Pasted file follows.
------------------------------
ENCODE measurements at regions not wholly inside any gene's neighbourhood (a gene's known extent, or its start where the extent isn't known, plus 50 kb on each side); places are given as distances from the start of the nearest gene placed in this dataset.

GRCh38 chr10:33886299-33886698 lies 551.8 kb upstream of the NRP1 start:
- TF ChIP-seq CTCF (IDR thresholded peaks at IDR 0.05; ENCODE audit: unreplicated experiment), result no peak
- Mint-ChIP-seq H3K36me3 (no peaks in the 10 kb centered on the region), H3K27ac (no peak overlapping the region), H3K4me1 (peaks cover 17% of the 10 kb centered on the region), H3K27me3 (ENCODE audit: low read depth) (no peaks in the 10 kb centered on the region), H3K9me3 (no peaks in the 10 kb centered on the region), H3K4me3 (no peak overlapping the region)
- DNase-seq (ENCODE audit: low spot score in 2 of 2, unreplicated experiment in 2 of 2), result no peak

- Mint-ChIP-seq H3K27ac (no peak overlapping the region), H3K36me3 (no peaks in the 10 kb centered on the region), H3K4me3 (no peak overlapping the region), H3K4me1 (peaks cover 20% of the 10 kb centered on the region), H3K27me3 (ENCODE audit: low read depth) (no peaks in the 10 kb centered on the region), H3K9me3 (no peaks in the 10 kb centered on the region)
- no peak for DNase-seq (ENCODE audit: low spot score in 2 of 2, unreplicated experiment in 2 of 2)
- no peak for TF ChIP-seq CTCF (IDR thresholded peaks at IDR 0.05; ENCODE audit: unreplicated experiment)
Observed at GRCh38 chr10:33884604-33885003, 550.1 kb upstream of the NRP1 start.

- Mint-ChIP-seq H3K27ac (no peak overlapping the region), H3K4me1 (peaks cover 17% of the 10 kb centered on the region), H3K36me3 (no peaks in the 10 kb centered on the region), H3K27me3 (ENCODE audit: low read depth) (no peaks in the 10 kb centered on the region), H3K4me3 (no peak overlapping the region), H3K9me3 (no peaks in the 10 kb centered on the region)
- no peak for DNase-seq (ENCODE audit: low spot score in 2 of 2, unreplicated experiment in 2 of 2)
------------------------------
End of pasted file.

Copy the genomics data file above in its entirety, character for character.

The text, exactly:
ENCODE measurements at regions not wholly inside any gene's neighbourhood (a gene's known extent, or its start where the extent isn't known, plus 50 kb on each side); places are given as distances from the start of the nearest gene placed in this dataset.

GRCh38 chr10:33886299-33886698 lies 551.8 kb upstream of the NRP1 start:
- TF ChIP-seq CTCF (IDR thresholded peaks at IDR 0.05; ENCODE audit: unreplicated experiment), result no peak
- Mint-ChIP-seq H3K36me3 (no peaks in the 10 kb centered on the region), H3K27ac (no peak overlapping the region), H3K4me1 (peaks cover 17% of the 10 kb centered on the region), H3K27me3 (ENCODE audit: low read depth) (no peaks in the 10 kb centered on the region), H3K9me3 (no peaks in the 10 kb centered on the region), H3K4me3 (no peak overlapping the region)
- DNase-seq (ENCODE audit: low spot score in 2 of 2, unreplicated experiment in 2 of 2), result no peak

- Mint-ChIP-seq H3K27ac (no peak overlapping the region), H3K36me3 (no peaks in the 10 kb centered on the region), H3K4me3 (no peak overlapping the region), H3K4me1 (peaks cover 20% of the 10 kb centered on the region), H3K27me3 (ENCODE audit: low read depth) (no peaks in the 10 kb centered on the region), H3K9me3 (no peaks in the 10 kb centered on the region)
- no peak for DNase-seq (ENCODE audit: low spot score in 2 of 2, unreplicated experiment in 2 of 2)
- no peak for TF ChIP-seq CTCF (IDR thresholded peaks at IDR 0.05; ENCODE audit: unreplicated experiment)
Observed at GRCh38 chr10:33884604-33885003, 550.1 kb upstream of the NRP1 start.

- Mint-ChIP-seq H3K27ac (no peak overlapping the region), H3K4me1 (peaks cover 17% of the 10 kb centered on the region), H3K36me3 (no peaks in the 10 kb centered on the region), H3K27me3 (ENCODE audit: low read depth) (no peaks in the 10 kb centered on the region), H3K4me3 (no peak overlapping the region), H3K9me3 (no peaks in the 10 kb centered on the region)
- no peak for DNase-seq (ENCODE audit: low spot score in 2 of 2, unreplicated experiment in 2 of 2)